Metastasis is the leading cause of cancer-related deaths; metastatic lesions develop from disseminated cancer cells (DCCs) that can remain dormant1. Metastasis-initiating cells are thought to originate from a subpopulation present in progressed, invasive tumours2. However, DCCs detected in patients before the manifestation of breast-cancer metastasis contain fewer genetic abnormalities than primary tumours or than DCCs from patients with metastases3,4,5. These findings, and those in pancreatic cancer6 and melanoma7 models, indicate that dissemination might occur during the early stages of tumour evolution3,8,9. However, the mechanisms that might allow early disseminated cancer cells (eDCCs) to complete all steps of metastasis are unknown8. Here we show that, in early lesions in mice and before any apparent primary tumour masses are detected, there is a sub-population of Her2+p-p38lop-Atf2loTwist1hiE-cadlo early cancer cells that is invasive and can spread to target organs. Intra-vital imaging and organoid studies of early lesions showed that Her2+ eDCC precursors invaded locally, intravasated and lodged in target organs. Her2+ eDCCs activated a Wnt-dependent epithelial–mesenchymal transition (EMT)-like dissemination program but without complete loss of the epithelial phenotype, which was reversed by Her2 or Wnt inhibition. Notably, although the majority of eDCCs were Twist1hiE-cadlo and dormant, they eventually initiated metastasis. Our work identifies a mechanism for early dissemination in which Her2 aberrantly activates a program similar to mammary ductal branching that generates eDCCs that are capable of forming metastasis after a dormancy phase.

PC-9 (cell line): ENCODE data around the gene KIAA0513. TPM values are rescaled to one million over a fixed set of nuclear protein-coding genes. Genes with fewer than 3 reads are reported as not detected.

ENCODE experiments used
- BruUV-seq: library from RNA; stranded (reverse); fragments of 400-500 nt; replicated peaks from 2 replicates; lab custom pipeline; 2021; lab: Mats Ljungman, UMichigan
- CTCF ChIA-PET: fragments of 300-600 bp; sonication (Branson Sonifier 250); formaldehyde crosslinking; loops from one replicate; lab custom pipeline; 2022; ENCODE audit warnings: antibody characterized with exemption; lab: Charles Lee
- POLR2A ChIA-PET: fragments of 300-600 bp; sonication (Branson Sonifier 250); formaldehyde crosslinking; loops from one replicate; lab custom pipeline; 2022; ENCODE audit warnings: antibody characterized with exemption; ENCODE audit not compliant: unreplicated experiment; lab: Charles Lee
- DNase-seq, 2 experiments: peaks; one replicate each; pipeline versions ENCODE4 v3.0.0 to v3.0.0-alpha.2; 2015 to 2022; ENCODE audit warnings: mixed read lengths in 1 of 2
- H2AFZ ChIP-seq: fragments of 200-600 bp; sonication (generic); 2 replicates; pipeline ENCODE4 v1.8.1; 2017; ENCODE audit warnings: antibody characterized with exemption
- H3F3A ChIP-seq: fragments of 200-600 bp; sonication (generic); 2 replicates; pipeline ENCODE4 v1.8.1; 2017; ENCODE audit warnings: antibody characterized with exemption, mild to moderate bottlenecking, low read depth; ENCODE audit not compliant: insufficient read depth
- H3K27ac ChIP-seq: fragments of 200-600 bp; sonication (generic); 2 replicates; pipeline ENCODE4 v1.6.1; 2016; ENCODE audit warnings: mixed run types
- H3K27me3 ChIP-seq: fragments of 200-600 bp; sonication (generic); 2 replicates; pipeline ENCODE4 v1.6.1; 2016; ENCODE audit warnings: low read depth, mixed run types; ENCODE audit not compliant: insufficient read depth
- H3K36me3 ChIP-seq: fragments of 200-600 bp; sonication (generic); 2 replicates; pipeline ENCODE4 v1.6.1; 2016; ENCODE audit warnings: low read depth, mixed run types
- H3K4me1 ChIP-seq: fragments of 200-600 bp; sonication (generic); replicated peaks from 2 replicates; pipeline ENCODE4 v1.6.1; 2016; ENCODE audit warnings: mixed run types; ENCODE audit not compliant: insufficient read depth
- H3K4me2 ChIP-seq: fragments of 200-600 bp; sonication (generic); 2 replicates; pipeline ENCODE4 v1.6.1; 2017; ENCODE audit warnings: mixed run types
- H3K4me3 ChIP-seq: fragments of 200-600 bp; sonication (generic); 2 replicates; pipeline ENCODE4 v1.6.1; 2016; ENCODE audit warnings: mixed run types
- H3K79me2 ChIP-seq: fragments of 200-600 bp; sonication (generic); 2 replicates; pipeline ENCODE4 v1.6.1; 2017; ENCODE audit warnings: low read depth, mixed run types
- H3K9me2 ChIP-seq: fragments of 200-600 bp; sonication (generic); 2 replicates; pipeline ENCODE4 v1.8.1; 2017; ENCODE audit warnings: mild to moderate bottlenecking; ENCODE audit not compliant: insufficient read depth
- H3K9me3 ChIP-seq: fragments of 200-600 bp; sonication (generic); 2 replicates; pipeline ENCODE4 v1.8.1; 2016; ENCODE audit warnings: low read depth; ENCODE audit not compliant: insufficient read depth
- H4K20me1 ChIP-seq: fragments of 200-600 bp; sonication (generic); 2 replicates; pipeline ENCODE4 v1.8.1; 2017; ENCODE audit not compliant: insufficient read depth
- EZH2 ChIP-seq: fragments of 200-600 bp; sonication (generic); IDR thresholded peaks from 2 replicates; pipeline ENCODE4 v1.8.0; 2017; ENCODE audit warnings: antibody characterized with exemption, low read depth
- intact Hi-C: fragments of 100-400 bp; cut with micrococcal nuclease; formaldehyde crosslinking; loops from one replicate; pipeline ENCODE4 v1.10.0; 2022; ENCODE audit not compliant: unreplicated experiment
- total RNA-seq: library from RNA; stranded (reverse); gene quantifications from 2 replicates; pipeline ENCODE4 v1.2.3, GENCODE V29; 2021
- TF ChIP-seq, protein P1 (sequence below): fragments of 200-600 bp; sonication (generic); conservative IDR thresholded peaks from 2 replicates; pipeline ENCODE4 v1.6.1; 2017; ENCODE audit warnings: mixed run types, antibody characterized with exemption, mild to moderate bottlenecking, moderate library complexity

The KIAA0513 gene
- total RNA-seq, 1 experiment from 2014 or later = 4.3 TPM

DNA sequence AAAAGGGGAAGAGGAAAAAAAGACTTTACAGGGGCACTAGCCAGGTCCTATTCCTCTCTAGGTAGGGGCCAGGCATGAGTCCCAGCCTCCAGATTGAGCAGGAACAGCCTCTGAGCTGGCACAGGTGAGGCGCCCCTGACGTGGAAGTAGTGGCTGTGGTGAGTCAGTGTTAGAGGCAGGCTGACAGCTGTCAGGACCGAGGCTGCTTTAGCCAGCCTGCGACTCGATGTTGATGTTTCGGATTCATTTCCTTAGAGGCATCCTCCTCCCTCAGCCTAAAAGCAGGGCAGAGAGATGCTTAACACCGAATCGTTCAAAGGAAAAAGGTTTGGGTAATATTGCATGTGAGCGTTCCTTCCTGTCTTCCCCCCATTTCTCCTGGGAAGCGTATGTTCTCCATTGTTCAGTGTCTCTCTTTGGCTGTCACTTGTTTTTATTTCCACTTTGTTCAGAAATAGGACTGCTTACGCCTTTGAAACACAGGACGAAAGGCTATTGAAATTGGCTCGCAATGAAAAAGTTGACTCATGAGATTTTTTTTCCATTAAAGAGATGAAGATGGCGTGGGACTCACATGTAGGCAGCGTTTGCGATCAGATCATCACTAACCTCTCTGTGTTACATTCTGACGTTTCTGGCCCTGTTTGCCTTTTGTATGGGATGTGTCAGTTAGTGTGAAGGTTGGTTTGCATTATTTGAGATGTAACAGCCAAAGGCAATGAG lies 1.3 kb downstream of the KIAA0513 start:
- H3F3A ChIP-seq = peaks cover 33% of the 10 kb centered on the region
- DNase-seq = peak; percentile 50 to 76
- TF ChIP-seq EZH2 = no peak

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We thank R. Parsons and P. Polulikakos for PI3K and AKT inhibitors, S. Aaronson and H.-C. Wen for WNT3A, SFRP1 and DKK1 reagents and expertise. Grant support:. HHMI (R.J.D.). SWCRF (J.A.A.-G. and E.F.F.), CA109182, CA196521 (J.A.A.-G.), CA163131 (J.A.A-G and J.C.), CA100324 (J.C), F31CA183185 (K.H.), BC132674 (J.A.A.-G and J.C.), BC112380 (M.S.S.). NIH 1S10RR024745. Microscopy CoRE at ISMMS. DFG KL 1233/10-1 and the ERC (322602) (C.A.K.).
Extended data figures
Extended data tables
Two independent MMTV-Her2 organoids cultured for 4 days in Matrigel were imaged for 2 hours and frames were collected every 20 minutes. Top row shows the differential interference contrast (DIC) images of the two organoids with cell movement and microinvading cells toward the bottom of the field of view. The bottom row shows a variance filter from Image J software that highlights the cell edges and allows having a bright view of the microinvading cells from the organoids into the Matrigel.
Intra-vital imaging of mammary glands in MMTV-Her2-CFP mice was performed using a specially designed mammary gland imaging window (see Experimental Procedures for details). CFP+/Her2+ cells can be seen in the cyan/light cyan signal and vasculature was delimited using i.v. delivered dextran-rhodamine (red). Note the apparent normal duct architecture at this time, which remained organized with some intra-ductal movement observed mainly in luminal spaces. Still image of this video is shown in Figure 2a left panel.